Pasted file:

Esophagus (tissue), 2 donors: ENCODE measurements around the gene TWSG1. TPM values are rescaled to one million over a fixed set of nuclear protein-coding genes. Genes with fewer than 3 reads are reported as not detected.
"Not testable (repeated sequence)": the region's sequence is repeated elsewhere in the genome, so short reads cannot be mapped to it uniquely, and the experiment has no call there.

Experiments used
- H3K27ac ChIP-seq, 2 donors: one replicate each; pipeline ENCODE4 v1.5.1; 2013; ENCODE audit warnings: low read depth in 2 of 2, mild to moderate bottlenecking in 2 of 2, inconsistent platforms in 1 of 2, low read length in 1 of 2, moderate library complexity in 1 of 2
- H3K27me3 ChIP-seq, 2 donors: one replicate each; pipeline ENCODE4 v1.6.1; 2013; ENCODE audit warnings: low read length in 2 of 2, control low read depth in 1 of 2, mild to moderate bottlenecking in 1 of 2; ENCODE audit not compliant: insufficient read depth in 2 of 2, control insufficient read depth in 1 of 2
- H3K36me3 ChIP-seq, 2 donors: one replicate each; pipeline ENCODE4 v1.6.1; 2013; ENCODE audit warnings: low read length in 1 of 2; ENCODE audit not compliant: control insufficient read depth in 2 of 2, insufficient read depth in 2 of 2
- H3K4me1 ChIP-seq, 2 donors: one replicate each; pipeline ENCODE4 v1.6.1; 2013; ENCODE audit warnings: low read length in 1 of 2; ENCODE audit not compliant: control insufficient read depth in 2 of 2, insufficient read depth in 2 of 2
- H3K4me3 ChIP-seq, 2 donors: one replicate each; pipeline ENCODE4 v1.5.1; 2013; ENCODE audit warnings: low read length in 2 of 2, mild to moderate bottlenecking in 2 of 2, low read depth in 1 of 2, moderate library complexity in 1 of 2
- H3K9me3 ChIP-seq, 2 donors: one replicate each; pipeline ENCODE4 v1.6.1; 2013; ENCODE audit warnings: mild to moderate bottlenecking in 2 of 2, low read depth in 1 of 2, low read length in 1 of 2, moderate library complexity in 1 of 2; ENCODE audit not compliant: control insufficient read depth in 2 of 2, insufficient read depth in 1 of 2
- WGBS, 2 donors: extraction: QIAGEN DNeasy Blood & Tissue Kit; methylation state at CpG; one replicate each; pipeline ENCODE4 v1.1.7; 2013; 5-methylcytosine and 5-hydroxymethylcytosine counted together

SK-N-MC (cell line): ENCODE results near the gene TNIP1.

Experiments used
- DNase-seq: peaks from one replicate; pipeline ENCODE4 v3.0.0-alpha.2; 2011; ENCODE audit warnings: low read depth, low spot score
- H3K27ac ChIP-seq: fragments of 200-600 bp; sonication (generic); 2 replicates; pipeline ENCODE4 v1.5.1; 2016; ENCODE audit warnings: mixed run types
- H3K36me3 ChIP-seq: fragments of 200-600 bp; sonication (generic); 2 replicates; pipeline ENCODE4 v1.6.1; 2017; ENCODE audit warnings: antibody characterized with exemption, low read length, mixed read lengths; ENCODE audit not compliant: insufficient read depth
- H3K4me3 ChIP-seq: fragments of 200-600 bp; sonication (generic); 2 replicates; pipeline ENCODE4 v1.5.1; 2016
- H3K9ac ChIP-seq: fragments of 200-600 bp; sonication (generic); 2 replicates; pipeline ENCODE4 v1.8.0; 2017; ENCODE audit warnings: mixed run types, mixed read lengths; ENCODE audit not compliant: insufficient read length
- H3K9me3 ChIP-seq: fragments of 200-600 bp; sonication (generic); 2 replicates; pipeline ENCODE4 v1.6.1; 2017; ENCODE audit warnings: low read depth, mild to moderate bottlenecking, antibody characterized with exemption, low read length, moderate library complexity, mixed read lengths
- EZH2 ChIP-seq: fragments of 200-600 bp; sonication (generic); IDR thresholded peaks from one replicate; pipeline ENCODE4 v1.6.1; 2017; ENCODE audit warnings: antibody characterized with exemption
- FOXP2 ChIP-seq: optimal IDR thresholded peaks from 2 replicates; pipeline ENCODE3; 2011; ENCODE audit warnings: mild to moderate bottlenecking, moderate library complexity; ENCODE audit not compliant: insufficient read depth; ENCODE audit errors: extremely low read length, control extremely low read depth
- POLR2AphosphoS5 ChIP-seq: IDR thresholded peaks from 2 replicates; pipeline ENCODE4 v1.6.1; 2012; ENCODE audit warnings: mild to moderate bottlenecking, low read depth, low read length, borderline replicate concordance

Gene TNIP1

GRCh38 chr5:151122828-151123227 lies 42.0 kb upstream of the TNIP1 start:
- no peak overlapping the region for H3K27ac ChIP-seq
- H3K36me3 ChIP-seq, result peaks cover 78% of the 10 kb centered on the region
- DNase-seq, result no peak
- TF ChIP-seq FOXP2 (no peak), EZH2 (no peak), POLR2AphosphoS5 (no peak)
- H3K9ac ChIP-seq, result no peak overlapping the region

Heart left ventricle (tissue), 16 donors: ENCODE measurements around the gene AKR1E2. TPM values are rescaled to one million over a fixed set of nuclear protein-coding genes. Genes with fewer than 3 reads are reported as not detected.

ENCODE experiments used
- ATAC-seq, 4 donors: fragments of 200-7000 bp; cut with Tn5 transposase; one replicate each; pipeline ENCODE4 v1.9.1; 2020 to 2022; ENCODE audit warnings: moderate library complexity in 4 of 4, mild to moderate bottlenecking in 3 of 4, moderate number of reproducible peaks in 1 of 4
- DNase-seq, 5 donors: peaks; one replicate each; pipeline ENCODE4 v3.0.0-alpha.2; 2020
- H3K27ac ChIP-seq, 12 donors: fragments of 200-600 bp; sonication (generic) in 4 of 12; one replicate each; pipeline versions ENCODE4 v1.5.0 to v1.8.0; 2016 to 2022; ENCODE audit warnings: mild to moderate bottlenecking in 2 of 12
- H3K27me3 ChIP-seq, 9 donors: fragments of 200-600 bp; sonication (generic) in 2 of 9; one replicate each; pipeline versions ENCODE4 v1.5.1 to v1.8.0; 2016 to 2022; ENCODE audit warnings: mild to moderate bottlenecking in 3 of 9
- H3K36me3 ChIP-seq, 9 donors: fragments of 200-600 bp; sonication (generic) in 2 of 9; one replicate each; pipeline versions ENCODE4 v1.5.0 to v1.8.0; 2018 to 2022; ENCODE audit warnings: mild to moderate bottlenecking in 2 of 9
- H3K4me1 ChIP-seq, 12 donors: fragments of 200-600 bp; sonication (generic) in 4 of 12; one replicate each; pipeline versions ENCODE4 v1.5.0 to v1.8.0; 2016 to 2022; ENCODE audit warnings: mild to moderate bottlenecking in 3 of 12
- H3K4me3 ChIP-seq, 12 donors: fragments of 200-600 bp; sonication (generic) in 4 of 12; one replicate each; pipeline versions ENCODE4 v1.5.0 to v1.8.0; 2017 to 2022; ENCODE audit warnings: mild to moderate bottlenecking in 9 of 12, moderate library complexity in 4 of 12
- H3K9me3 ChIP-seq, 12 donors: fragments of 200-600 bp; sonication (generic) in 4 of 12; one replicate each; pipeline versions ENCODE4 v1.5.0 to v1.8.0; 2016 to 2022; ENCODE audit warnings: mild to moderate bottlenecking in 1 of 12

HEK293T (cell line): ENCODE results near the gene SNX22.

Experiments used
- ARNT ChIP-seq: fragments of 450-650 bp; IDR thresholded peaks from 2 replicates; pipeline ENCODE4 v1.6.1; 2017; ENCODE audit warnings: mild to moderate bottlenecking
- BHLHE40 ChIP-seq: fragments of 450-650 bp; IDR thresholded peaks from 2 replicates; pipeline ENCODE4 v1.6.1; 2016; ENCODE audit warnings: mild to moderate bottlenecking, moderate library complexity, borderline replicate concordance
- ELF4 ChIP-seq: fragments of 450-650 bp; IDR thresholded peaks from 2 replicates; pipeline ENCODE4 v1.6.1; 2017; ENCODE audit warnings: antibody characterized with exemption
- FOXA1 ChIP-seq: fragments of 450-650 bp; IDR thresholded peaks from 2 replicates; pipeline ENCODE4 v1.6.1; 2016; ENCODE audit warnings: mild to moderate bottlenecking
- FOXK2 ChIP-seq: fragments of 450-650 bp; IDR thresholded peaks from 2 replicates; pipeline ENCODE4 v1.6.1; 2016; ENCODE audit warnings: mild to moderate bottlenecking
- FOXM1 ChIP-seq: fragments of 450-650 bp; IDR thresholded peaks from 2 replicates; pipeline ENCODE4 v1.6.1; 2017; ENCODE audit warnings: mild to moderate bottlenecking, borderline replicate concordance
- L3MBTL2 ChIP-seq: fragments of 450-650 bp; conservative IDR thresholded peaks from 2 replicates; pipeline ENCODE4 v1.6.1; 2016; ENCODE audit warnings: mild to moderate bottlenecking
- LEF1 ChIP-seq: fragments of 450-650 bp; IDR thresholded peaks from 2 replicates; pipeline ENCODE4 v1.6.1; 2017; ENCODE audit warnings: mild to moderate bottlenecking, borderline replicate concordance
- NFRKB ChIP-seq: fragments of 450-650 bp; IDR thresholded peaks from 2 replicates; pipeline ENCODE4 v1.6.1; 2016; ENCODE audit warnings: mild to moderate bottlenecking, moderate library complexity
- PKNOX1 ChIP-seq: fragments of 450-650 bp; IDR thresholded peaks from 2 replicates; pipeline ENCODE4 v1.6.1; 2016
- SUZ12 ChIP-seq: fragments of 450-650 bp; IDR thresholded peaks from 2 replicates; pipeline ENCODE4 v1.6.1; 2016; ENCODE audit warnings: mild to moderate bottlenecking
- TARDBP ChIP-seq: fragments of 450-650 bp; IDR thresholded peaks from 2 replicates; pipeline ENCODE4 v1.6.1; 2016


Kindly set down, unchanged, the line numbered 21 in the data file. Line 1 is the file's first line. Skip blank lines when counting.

- POLR2AphosphoS5 ChIP-seq: IDR thresholded peaks from 2 replicates; pipeline ENCODE4 v1.6.1; 2012; ENCODE audit warnings: mild to moderate bottlenecking, low read depth, low read length, borderline replicate concordance